By Maggie Buterbaugh
Elm Staff Writer
Creativity and imagination are huge parts of any community’s culture. Art allows people to express their ideas, beliefs, and emotions in a thought-provoking way. Here at Washington College, there are many opportunities for students to express themselves and learn from others. One way that students can learn and develop creativity is The 100 Proof Exhibit. The exhibit is an annual art show held towards the end of the school year that features current students’ work. The Art and Art History department hosted it in the Kohl Gallery this April.
Art professor Benjamin Bellas said, “With this year’s exhibition we gave preference to larger scale works than in the past. This reduced the number of works we were able to include in the exhibition, but the ambitious nature of the works that were ultimately chosen make for a dynamic experience.”
Bellas also explained there is no specific theme or direction of the exhibit. “There is no over-arching theme to the work,” he said. “It is a selection of some of the best artworks created at WC by students over the course of the last academic year. There are examples of installation, painting, sculpture, video, photography, and performance.”
Senior Catie Hamilton’s work is displayed in the exhibit. Her piece in the exhibit was inspired by an assignment from Professor Bellas. “The video work was completed for an assignment in Intermedia_VNM that is taught by Prof. Bellas,” she said. “The guidelines of the project were to complete a work that used a new media approach but also had a conceptual meaning. Remembering a speaker that came to WC last year, Joel Sartore, I gathered his images from his website using Automator and applied a blur filter on them.”
She explained that her projects had a deeper meaning behind them. “The photographs were animals that are or are close to being endangered,” she said. “I then provided an input list to automator that spoke the names of all of the animals to add an auditory piece to the work. As the piece is projected on the wall, you are able to see shadows casted against the animals that are being blurred out of the world, suggesting that humans are the reason why these animals are being threatened.” Hamilton’s video is projected on a wall composed of the blurred images of endangered animals.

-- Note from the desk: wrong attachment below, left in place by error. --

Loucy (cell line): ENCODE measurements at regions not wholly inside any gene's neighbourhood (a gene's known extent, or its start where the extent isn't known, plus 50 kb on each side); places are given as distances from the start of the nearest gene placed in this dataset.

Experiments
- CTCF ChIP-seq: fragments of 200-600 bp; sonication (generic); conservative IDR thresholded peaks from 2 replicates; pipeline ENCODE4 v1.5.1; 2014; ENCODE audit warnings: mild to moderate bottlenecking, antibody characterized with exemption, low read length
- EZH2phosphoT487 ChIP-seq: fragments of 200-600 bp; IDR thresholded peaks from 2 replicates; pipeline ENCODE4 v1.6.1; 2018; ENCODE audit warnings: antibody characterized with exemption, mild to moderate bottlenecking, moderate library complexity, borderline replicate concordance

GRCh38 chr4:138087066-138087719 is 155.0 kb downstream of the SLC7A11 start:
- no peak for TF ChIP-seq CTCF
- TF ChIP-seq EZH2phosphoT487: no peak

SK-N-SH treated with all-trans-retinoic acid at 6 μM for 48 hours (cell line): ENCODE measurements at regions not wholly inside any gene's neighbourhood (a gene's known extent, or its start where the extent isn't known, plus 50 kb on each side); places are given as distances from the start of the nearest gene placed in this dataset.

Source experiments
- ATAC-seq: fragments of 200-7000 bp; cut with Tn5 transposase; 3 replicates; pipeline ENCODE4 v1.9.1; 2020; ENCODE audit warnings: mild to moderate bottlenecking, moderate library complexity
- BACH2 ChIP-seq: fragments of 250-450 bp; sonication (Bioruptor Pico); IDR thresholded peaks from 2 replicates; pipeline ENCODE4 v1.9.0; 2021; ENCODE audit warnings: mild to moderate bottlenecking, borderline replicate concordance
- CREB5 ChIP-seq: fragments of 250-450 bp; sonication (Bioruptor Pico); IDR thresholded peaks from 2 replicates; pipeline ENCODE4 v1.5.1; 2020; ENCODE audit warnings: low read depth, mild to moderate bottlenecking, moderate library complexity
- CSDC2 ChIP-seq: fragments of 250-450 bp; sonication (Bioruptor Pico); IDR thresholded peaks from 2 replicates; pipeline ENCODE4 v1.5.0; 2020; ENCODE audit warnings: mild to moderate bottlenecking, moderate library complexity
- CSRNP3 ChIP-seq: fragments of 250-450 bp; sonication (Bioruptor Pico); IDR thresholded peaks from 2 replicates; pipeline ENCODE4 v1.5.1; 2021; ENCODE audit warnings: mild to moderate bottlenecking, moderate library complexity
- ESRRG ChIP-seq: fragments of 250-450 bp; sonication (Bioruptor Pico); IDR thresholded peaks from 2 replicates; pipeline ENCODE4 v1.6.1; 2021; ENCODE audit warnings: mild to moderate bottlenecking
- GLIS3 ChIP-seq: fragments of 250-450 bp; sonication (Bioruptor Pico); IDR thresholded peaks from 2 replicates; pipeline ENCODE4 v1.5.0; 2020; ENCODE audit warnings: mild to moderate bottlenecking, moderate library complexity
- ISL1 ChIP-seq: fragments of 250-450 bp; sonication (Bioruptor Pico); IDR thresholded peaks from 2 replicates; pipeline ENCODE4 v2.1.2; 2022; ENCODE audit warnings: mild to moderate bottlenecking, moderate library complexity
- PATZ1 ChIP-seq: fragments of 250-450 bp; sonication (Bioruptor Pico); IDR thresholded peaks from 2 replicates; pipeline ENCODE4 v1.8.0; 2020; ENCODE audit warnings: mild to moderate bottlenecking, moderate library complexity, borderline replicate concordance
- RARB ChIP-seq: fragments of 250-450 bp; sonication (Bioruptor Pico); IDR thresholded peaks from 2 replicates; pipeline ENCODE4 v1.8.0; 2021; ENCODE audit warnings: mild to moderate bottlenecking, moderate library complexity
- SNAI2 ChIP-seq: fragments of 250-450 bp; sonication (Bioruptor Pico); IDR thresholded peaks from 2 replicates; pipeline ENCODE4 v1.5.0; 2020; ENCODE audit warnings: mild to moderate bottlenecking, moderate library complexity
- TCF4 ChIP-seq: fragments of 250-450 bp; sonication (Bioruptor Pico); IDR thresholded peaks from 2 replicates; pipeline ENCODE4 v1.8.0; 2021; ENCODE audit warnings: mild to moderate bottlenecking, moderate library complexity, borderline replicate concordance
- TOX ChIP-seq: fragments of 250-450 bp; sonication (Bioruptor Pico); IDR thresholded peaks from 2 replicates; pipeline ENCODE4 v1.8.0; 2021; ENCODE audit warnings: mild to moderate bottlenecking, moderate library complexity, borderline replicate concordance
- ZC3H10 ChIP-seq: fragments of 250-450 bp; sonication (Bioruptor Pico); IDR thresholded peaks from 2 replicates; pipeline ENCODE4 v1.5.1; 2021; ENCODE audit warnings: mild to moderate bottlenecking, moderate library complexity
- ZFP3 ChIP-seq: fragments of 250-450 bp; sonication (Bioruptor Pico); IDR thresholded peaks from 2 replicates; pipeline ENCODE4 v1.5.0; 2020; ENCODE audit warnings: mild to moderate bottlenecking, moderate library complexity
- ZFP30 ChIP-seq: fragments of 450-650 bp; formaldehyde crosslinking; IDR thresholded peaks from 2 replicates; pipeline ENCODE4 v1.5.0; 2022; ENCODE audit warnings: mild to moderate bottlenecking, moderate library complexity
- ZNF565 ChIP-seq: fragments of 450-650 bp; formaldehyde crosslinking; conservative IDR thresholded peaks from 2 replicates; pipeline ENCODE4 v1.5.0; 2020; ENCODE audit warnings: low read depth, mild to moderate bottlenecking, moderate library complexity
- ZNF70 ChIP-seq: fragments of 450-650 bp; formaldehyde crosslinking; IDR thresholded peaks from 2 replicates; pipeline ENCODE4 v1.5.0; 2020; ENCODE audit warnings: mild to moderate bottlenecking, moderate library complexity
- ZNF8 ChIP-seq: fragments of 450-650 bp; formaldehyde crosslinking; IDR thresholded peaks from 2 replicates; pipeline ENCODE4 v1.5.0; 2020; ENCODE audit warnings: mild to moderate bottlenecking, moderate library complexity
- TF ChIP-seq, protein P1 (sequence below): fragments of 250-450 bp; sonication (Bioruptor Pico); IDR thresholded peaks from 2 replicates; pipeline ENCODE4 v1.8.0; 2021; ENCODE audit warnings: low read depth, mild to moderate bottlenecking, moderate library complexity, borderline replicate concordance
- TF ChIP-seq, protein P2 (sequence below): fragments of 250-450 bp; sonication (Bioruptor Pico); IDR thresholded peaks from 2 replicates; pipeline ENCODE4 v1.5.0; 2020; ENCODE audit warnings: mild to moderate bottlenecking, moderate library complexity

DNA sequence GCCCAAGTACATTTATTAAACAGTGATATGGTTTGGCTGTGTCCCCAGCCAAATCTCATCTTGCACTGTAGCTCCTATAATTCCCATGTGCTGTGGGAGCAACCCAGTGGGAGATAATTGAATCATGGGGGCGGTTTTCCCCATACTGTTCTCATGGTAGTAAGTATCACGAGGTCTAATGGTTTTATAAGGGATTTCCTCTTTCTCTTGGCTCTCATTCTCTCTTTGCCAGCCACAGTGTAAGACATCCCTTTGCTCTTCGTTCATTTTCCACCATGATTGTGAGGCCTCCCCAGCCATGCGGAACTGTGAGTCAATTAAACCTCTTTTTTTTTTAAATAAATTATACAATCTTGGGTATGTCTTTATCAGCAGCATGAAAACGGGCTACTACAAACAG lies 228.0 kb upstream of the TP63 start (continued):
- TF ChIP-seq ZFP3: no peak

Senior Melody Bishop also participated in the art exhibit. She used Sharpie markers and watercolors to create her project. Bishop described her artistic creativity by explaining her inspiration. She said, “Over the summer I was having a lot of violent nightmares. I’d been doodling demons like the one in my painting for while, so I thought to personify these nightmares in the same way, to explore what a physical manifestation of that particular demon might look like.”
Junior Ryan Stevens, another artist that displayed work in the exhibit, said, “I was inspired by my professor’s and peers’ critiques of my previous work asking me to go bigger, excited to deal with both the outside and inside of the cabinet. It’s like getting a present, about what’s on the inside. I wanted to go super large, not handheld, more sculptural, and installation-based. It has a deeper meaning because it’s a beacon of pleasure, happiness, mystery, and intrigue.”
Stevens’ project has a very special look that took work. “It’s multi-sided. You can walk around it and experience different feelings from close up to far away,” he said. “It also means that everything is not always surface level. Sometimes you have to go deeper, and can’t judge a book by its cover or in this case, a cabinet.” The piece is made of newspaper, blue painter tape, paint swatches, a manila folder, a map, string, a large storage cabinet with wheels, and wrapping paper.
The 100 Proof exhibition is a great way to reflect the hard work of WC students. Hamilton said, “The artwork in 100 Proof is a group of terrific work that accurately depicts different kinds, approaches, and meanings that art can have. 100 Proof also shows what it means to go to a liberal arts institution. There is a wide range of works that incorporate other influences.”
Bishop said, “I was really surprised at how abstract the whole exhibit was this year. I think it really showcased the range of talent across so many different mediums that WC students have.” Stevens was also happy with how the exhibition turned out. “I loved [the pieces]. I thought they were well thought out and it was exciting to see the work of my peers,” he said.